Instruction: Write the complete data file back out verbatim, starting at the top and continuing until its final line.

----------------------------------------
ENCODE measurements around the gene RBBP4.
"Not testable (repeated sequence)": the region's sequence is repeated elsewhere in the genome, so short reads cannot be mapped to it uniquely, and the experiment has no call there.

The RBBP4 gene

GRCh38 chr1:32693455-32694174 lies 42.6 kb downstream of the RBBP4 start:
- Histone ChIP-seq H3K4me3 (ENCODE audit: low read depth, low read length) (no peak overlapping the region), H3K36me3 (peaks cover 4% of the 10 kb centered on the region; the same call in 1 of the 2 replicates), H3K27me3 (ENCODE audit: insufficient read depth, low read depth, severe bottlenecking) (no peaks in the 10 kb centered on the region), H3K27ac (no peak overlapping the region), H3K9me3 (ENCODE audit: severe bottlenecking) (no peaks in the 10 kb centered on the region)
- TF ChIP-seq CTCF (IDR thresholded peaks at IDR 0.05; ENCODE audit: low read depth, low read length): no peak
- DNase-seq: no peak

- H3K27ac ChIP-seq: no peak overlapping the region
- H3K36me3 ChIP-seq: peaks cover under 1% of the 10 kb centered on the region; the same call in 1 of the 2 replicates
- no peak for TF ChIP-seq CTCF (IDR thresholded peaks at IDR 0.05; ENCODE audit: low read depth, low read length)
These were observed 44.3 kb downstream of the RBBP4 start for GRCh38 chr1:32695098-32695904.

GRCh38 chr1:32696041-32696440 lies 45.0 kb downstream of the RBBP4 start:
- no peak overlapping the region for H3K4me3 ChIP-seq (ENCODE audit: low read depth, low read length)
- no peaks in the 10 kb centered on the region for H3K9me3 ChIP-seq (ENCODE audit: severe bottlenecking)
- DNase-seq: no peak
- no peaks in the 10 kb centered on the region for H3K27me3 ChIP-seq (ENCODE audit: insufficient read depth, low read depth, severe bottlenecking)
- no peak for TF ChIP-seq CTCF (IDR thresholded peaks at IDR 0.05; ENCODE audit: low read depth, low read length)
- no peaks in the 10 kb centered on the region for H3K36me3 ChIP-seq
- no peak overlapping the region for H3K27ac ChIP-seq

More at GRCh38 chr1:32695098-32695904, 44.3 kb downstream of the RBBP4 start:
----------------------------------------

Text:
ENCODE measurements around the gene RBBP4.
"Not testable (repeated sequence)": the region's sequence is repeated elsewhere in the genome, so short reads cannot be mapped to it uniquely, and the experiment has no call there.

The RBBP4 gene

GRCh38 chr1:32693455-32694174 lies 42.6 kb downstream of the RBBP4 start:
- Histone ChIP-seq H3K4me3 (ENCODE audit: low read depth, low read length) (no peak overlapping the region), H3K36me3 (peaks cover 4% of the 10 kb centered on the region; the same call in 1 of the 2 replicates), H3K27me3 (ENCODE audit: insufficient read depth, low read depth, severe bottlenecking) (no peaks in the 10 kb centered on the region), H3K27ac (no peak overlapping the region), H3K9me3 (ENCODE audit: severe bottlenecking) (no peaks in the 10 kb centered on the region)
- TF ChIP-seq CTCF (IDR thresholded peaks at IDR 0.05; ENCODE audit: low read depth, low read length): no peak
- DNase-seq: no peak

- H3K27ac ChIP-seq: no peak overlapping the region
- H3K36me3 ChIP-seq: peaks cover under 1% of the 10 kb centered on the region; the same call in 1 of the 2 replicates
- no peak for TF ChIP-seq CTCF (IDR thresholded peaks at IDR 0.05; ENCODE audit: low read depth, low read length)
These were observed 44.3 kb downstream of the RBBP4 start for GRCh38 chr1:32695098-32695904.

GRCh38 chr1:32696041-32696440 lies 45.0 kb downstream of the RBBP4 start:
- no peak overlapping the region for H3K4me3 ChIP-seq (ENCODE audit: low read depth, low read length)
- no peaks in the 10 kb centered on the region for H3K9me3 ChIP-seq (ENCODE audit: severe bottlenecking)
- DNase-seq: no peak
- no peaks in the 10 kb centered on the region for H3K27me3 ChIP-seq (ENCODE audit: insufficient read depth, low read depth, severe bottlenecking)
- no peak for TF ChIP-seq CTCF (IDR thresholded peaks at IDR 0.05; ENCODE audit: low read depth, low read length)
- no peaks in the 10 kb centered on the region for H3K36me3 ChIP-seq
- no peak overlapping the region for H3K27ac ChIP-seq

More at GRCh38 chr1:32695098-32695904, 44.3 kb downstream of the RBBP4 start: